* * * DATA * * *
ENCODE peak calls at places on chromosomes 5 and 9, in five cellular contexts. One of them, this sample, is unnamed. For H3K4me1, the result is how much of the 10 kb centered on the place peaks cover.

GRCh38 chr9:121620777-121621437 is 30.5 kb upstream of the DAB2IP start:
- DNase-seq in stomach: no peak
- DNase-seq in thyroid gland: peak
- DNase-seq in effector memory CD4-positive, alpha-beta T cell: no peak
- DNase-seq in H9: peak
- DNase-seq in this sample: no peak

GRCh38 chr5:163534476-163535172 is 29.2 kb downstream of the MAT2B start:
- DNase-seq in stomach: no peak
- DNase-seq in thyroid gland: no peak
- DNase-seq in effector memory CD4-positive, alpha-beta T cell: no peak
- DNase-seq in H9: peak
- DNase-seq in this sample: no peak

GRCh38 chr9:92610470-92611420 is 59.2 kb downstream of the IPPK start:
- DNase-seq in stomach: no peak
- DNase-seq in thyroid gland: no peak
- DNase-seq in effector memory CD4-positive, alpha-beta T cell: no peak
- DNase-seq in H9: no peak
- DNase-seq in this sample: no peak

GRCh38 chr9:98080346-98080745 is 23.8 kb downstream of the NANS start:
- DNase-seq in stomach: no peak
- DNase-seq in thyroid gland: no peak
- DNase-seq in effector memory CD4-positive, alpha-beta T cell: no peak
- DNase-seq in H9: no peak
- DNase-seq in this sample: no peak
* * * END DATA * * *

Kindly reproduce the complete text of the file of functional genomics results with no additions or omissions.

ENCODE peak calls at places on chromosomes 5 and 9, in five cellular contexts. One of them, this sample, is unnamed. For H3K4me1, the result is how much of the 10 kb centered on the place peaks cover.

GRCh38 chr9:121620777-121621437 is 30.5 kb upstream of the DAB2IP start:
- DNase-seq in stomach: no peak
- DNase-seq in thyroid gland: peak
- DNase-seq in effector memory CD4-positive, alpha-beta T cell: no peak
- DNase-seq in H9: peak
- DNase-seq in this sample: no peak

GRCh38 chr5:163534476-163535172 is 29.2 kb downstream of the MAT2B start:
- DNase-seq in stomach: no peak
- DNase-seq in thyroid gland: no peak
- DNase-seq in effector memory CD4-positive, alpha-beta T cell: no peak
- DNase-seq in H9: peak
- DNase-seq in this sample: no peak

GRCh38 chr9:92610470-92611420 is 59.2 kb downstream of the IPPK start:
- DNase-seq in stomach: no peak
- DNase-seq in thyroid gland: no peak
- DNase-seq in effector memory CD4-positive, alpha-beta T cell: no peak
- DNase-seq in H9: no peak
- DNase-seq in this sample: no peak

GRCh38 chr9:98080346-98080745 is 23.8 kb downstream of the NANS start:
- DNase-seq in stomach: no peak
- DNase-seq in thyroid gland: no peak
- DNase-seq in effector memory CD4-positive, alpha-beta T cell: no peak
- DNase-seq in H9: no peak
- DNase-seq in this sample: no peak